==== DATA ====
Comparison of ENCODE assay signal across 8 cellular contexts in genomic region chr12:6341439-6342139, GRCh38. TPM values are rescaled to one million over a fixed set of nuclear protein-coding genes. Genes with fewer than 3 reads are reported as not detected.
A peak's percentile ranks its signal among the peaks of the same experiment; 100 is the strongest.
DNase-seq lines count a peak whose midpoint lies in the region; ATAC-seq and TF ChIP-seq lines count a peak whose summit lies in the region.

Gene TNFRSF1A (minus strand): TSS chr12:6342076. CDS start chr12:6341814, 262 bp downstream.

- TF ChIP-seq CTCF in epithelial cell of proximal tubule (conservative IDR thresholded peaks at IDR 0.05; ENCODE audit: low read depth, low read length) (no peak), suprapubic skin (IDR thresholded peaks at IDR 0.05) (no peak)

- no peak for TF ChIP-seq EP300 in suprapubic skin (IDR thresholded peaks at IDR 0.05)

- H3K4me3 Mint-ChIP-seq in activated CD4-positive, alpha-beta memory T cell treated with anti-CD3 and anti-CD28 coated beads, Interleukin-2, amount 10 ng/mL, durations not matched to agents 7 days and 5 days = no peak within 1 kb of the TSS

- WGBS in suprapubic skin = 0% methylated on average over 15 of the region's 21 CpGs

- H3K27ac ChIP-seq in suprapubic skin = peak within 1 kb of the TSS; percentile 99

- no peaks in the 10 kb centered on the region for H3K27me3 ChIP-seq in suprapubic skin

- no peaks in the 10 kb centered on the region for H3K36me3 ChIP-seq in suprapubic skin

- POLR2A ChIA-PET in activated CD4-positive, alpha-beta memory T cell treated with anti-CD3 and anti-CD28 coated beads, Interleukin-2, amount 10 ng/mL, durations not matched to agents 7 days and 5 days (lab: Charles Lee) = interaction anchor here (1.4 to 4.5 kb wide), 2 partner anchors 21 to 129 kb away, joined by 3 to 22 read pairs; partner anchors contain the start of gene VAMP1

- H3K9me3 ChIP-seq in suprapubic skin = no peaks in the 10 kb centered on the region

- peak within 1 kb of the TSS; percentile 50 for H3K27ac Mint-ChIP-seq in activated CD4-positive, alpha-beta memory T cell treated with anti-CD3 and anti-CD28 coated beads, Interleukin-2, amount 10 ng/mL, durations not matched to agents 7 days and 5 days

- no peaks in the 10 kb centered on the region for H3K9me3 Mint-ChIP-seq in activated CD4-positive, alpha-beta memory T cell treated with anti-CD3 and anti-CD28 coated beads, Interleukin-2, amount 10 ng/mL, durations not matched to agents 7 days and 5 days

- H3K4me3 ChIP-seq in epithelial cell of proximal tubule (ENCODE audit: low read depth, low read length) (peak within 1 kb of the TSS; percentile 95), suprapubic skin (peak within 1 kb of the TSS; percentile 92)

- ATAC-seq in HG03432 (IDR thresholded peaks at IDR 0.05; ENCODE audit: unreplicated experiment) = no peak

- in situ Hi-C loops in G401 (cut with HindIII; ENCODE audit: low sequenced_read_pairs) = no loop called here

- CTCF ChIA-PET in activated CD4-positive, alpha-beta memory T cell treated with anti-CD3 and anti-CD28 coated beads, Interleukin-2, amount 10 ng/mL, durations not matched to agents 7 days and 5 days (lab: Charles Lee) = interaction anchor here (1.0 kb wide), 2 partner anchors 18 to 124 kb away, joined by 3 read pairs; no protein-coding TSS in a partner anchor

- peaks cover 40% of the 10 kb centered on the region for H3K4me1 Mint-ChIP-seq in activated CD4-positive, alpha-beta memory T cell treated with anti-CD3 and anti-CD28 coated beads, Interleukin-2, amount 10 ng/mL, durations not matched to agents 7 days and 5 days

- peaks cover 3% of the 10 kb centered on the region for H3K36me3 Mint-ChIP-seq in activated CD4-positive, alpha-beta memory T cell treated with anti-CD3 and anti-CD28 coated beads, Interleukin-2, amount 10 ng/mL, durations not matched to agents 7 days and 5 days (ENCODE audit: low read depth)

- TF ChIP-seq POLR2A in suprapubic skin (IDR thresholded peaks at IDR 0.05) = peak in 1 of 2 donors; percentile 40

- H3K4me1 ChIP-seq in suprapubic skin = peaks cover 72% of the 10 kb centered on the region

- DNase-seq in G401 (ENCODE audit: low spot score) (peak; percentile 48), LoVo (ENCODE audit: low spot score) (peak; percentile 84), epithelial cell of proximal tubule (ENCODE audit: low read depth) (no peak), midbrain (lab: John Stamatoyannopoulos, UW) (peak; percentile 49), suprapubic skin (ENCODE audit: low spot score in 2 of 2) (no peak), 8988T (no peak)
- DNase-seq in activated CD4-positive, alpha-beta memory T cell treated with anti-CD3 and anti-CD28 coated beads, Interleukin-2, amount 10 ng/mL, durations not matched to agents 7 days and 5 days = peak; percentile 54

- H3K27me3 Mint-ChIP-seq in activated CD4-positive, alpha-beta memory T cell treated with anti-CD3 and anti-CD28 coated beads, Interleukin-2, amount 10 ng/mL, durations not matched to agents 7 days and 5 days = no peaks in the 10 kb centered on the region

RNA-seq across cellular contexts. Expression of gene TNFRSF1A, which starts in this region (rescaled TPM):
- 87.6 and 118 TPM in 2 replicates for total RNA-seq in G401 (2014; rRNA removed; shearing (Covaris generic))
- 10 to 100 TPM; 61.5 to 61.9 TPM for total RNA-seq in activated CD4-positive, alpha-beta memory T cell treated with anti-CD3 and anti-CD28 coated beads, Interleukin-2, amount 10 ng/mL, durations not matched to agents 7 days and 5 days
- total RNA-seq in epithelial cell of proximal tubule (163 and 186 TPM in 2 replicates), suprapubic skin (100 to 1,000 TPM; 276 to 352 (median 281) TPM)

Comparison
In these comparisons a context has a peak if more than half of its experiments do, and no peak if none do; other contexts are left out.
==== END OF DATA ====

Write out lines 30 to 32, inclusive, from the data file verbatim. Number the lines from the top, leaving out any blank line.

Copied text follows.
- total RNA-seq in epithelial cell of proximal tubule (163 and 186 TPM in 2 replicates), suprapubic skin (100 to 1,000 TPM; 276 to 352 (median 281) TPM)

Comparison
In these comparisons a context has a peak if more than half of its experiments do, and no peak if none do; other contexts are left out.